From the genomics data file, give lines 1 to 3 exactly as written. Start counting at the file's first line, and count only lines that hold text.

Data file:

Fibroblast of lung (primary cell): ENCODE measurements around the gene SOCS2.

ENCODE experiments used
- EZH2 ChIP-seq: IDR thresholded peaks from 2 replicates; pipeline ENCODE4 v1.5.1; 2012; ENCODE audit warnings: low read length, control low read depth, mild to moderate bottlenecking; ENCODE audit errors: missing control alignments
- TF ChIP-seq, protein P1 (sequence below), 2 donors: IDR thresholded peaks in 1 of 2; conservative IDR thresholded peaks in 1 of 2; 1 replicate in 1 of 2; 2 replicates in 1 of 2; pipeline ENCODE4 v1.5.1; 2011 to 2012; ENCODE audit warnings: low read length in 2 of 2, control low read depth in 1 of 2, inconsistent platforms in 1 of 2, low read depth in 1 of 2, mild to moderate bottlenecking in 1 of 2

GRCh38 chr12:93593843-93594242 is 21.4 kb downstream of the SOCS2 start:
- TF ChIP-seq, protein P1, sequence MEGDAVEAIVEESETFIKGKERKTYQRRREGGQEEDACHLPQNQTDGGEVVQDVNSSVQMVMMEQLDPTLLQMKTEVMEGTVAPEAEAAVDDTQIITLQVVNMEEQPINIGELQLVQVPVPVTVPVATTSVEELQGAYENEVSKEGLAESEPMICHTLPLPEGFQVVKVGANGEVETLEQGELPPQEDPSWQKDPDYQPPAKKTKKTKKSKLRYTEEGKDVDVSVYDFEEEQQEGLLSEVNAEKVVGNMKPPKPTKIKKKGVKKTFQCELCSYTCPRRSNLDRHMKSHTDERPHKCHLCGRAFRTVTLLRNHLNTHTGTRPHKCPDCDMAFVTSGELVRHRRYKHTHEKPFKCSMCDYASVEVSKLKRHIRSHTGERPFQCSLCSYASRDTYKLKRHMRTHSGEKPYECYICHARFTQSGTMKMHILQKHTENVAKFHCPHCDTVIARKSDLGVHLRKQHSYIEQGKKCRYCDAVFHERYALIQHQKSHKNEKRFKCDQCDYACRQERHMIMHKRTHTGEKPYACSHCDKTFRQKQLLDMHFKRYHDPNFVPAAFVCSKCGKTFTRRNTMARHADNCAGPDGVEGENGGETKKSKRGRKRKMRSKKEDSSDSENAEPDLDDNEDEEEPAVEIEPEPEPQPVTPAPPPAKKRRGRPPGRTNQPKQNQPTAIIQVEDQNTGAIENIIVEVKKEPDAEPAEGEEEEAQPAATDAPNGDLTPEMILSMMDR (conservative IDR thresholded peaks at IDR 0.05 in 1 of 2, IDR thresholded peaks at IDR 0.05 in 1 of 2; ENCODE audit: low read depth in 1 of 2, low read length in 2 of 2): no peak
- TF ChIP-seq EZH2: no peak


Fibroblast of lung (primary cell): ENCODE measurements around the gene SOCS2.

ENCODE experiments used
- EZH2 ChIP-seq: IDR thresholded peaks from 2 replicates; pipeline ENCODE4 v1.5.1; 2012; ENCODE audit warnings: low read length, control low read depth, mild to moderate bottlenecking; ENCODE audit errors: missing control alignments